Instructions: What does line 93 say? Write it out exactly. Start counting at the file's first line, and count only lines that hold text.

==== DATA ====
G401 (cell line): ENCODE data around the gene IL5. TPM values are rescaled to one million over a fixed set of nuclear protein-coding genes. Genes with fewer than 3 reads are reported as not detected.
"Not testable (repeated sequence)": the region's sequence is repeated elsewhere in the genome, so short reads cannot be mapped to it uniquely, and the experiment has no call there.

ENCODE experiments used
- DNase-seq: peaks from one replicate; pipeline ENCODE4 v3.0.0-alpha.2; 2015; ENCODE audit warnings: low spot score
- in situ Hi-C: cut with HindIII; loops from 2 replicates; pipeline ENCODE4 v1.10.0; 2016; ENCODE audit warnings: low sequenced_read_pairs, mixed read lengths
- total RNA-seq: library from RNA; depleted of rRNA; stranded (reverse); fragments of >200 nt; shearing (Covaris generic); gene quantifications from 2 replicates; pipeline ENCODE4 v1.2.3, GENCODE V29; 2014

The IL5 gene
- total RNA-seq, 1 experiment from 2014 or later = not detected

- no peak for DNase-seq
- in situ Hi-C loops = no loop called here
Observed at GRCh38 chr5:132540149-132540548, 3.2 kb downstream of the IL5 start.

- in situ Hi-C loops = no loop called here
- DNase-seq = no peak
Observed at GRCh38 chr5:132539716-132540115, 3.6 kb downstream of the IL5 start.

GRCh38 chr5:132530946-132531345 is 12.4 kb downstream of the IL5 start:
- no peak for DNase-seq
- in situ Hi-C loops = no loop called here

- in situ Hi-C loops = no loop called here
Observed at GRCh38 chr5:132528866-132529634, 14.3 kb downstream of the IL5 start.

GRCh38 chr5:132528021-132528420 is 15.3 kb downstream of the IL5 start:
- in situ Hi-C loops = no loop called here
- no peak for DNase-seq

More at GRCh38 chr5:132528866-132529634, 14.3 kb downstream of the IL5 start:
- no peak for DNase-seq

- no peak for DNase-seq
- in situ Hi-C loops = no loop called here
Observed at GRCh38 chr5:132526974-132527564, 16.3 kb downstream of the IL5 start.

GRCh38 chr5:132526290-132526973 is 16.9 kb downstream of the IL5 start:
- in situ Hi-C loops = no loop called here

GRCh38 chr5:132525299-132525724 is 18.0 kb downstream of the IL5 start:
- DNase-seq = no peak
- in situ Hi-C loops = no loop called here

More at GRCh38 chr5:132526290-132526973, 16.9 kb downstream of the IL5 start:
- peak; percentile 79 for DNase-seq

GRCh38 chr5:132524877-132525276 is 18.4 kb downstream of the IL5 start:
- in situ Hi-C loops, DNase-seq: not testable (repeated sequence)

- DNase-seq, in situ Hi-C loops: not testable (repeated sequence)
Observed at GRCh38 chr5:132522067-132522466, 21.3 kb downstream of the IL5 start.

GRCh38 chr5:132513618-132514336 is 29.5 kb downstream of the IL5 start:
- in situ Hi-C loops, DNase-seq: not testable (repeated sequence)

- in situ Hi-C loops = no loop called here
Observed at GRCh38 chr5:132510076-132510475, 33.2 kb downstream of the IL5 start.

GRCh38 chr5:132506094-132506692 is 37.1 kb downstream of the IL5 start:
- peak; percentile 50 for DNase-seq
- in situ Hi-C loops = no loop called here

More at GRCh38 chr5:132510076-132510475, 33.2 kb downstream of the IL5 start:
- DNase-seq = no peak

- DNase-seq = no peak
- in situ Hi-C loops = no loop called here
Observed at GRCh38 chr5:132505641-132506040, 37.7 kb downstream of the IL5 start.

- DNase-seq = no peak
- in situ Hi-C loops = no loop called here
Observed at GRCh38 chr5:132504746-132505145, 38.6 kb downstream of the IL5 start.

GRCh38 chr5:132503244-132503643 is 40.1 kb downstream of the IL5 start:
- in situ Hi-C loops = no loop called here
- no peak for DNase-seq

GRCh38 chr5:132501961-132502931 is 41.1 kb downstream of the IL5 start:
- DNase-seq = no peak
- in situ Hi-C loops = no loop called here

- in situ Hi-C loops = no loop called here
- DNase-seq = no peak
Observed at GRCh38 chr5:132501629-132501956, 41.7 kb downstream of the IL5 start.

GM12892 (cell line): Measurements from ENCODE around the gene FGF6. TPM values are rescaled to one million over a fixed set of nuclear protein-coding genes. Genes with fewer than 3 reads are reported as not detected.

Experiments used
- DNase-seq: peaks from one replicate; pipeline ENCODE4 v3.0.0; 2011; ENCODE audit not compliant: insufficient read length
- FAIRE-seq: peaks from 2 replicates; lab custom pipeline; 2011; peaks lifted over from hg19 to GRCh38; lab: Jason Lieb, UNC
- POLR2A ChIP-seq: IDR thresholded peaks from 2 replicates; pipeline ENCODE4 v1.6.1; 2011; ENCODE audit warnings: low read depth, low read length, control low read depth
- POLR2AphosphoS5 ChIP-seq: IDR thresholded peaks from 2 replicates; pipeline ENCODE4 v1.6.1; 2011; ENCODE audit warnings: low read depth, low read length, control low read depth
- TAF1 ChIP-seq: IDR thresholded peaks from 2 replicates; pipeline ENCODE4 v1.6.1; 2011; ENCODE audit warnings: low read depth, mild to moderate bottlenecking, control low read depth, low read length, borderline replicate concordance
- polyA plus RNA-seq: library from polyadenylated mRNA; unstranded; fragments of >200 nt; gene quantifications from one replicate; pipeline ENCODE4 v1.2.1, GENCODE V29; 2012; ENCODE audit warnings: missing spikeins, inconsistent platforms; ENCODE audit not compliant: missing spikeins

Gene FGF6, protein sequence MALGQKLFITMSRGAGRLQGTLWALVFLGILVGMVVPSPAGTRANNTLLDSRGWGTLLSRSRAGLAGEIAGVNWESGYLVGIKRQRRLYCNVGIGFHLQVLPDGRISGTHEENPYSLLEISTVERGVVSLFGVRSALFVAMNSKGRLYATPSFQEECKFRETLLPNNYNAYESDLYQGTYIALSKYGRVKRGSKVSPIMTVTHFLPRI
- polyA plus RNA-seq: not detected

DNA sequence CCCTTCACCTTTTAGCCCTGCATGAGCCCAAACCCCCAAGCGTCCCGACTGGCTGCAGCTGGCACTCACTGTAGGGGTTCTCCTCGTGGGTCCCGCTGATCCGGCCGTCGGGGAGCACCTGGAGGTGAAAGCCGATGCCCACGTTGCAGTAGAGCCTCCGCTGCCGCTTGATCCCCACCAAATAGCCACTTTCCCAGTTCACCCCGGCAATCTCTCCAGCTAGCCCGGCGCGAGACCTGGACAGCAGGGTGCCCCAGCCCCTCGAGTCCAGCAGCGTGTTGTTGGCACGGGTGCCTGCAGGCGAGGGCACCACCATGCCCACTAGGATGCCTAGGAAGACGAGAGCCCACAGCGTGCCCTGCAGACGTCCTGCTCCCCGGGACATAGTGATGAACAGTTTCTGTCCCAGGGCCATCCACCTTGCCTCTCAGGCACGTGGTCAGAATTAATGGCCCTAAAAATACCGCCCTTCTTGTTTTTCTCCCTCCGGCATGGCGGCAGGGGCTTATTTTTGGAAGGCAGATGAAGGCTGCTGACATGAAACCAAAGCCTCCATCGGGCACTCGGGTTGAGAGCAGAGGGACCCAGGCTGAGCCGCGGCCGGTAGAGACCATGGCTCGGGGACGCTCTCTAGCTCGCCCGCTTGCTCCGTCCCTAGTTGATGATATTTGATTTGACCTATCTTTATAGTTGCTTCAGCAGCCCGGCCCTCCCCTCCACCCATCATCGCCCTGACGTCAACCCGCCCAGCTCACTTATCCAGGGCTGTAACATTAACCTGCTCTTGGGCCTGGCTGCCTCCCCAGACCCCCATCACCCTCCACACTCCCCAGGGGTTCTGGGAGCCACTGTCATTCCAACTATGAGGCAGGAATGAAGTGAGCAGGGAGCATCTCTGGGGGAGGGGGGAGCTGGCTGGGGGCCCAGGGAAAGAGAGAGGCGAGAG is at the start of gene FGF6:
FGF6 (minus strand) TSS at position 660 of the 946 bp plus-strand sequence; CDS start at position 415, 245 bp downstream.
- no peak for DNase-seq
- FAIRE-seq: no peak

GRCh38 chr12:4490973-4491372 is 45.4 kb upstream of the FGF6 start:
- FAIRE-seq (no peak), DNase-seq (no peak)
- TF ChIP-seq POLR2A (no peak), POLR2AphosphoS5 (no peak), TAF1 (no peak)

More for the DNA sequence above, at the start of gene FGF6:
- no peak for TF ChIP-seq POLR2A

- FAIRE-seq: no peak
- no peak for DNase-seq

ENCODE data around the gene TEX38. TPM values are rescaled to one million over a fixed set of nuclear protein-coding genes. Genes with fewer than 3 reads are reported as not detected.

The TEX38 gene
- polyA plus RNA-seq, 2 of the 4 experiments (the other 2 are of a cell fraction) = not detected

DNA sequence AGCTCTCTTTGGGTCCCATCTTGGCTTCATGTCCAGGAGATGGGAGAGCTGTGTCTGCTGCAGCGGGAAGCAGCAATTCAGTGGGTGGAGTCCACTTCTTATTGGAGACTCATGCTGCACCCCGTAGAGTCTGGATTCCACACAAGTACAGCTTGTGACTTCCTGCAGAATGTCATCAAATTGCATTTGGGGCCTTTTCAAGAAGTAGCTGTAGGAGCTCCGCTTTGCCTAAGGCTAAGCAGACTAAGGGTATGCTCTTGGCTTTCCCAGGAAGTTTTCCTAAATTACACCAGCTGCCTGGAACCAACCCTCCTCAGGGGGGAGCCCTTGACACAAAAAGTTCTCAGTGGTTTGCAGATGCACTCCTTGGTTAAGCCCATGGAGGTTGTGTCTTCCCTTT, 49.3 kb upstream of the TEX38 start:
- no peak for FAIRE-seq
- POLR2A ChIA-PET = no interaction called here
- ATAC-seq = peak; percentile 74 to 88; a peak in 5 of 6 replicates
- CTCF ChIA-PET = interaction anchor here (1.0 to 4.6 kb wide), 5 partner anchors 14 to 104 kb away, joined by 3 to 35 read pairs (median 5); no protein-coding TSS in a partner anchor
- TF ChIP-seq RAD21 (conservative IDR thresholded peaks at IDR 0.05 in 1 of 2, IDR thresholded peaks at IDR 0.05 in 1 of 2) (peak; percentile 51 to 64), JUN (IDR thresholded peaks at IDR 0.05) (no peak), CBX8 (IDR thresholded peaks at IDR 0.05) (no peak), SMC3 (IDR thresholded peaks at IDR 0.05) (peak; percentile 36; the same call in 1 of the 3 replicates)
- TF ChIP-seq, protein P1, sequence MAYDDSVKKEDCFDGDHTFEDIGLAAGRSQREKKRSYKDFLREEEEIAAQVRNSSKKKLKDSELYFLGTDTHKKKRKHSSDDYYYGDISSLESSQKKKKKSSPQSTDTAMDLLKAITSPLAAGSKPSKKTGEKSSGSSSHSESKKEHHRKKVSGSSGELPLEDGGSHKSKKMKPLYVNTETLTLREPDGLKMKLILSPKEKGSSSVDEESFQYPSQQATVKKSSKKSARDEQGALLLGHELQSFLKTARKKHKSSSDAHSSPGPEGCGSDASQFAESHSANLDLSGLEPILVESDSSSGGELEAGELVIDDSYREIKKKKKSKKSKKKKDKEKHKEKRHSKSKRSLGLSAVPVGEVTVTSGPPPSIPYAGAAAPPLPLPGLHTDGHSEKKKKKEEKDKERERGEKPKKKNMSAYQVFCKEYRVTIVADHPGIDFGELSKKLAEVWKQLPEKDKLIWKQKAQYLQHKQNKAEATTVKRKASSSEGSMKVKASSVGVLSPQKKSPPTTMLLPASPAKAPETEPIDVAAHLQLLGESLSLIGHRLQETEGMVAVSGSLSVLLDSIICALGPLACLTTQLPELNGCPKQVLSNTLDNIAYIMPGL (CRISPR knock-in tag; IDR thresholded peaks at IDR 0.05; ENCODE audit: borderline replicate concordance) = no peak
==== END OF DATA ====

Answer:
- TF ChIP-seq, protein P1, sequence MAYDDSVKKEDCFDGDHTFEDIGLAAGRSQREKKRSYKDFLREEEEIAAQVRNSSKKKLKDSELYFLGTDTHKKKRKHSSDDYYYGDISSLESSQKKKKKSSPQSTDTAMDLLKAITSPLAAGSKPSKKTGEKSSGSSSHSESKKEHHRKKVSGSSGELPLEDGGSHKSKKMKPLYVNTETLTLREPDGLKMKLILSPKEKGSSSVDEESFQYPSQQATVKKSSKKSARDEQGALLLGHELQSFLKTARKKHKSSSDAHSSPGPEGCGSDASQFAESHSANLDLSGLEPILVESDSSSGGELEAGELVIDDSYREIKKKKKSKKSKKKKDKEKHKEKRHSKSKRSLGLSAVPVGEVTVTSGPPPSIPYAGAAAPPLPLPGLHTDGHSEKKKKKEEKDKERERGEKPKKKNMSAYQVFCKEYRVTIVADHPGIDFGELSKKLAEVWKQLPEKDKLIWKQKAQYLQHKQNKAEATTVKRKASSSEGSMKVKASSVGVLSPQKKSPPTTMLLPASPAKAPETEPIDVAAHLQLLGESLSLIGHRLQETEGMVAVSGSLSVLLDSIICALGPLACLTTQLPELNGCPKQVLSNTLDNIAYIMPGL (CRISPR knock-in tag; IDR thresholded peaks at IDR 0.05; ENCODE audit: borderline replicate concordance) = no peak